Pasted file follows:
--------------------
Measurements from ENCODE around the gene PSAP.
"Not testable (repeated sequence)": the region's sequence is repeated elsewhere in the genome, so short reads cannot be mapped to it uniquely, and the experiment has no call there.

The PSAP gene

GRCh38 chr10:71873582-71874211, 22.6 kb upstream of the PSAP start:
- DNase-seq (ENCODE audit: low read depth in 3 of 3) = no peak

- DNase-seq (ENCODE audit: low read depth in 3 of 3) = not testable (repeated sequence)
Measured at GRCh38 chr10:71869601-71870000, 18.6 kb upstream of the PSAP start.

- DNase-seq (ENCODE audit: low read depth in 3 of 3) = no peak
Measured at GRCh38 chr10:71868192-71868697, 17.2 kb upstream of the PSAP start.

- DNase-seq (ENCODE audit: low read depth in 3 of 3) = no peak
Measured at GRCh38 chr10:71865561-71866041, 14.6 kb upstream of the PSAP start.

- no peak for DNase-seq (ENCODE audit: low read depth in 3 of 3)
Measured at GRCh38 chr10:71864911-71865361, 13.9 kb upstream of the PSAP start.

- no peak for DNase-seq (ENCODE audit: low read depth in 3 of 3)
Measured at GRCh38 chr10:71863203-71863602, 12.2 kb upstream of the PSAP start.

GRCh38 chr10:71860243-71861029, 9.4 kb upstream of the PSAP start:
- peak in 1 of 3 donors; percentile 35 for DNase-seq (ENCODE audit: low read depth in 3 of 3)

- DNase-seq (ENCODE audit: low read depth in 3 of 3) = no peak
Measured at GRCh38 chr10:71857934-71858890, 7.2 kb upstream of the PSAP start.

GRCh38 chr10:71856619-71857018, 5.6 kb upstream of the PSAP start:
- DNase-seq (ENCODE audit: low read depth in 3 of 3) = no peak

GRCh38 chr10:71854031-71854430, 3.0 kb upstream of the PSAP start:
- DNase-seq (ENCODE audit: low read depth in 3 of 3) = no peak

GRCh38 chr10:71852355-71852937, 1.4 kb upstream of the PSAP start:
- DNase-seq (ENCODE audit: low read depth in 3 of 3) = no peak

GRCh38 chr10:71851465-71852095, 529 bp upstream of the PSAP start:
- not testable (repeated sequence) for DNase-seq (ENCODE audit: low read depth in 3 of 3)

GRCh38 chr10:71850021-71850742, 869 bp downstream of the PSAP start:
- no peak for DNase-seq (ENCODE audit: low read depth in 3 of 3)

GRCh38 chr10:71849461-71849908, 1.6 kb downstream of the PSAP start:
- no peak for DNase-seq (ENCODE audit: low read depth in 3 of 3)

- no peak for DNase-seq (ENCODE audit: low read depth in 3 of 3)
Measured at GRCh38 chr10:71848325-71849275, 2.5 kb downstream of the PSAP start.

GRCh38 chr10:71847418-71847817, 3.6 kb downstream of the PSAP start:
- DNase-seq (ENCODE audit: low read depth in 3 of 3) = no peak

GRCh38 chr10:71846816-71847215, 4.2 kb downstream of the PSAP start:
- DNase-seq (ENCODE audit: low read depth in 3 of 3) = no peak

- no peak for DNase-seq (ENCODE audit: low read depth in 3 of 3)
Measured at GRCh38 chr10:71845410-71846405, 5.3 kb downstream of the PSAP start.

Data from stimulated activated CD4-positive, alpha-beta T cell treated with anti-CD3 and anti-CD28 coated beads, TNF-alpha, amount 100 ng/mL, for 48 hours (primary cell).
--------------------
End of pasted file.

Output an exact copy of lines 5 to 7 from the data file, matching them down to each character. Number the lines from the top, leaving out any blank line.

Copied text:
- DNase-seq (ENCODE audit: low read depth in 3 of 3) = no peak

- DNase-seq (ENCODE audit: low read depth in 3 of 3) = not testable (repeated sequence)
Measured at GRCh38 chr10:71869601-71870000, 18.6 kb upstream of the PSAP start.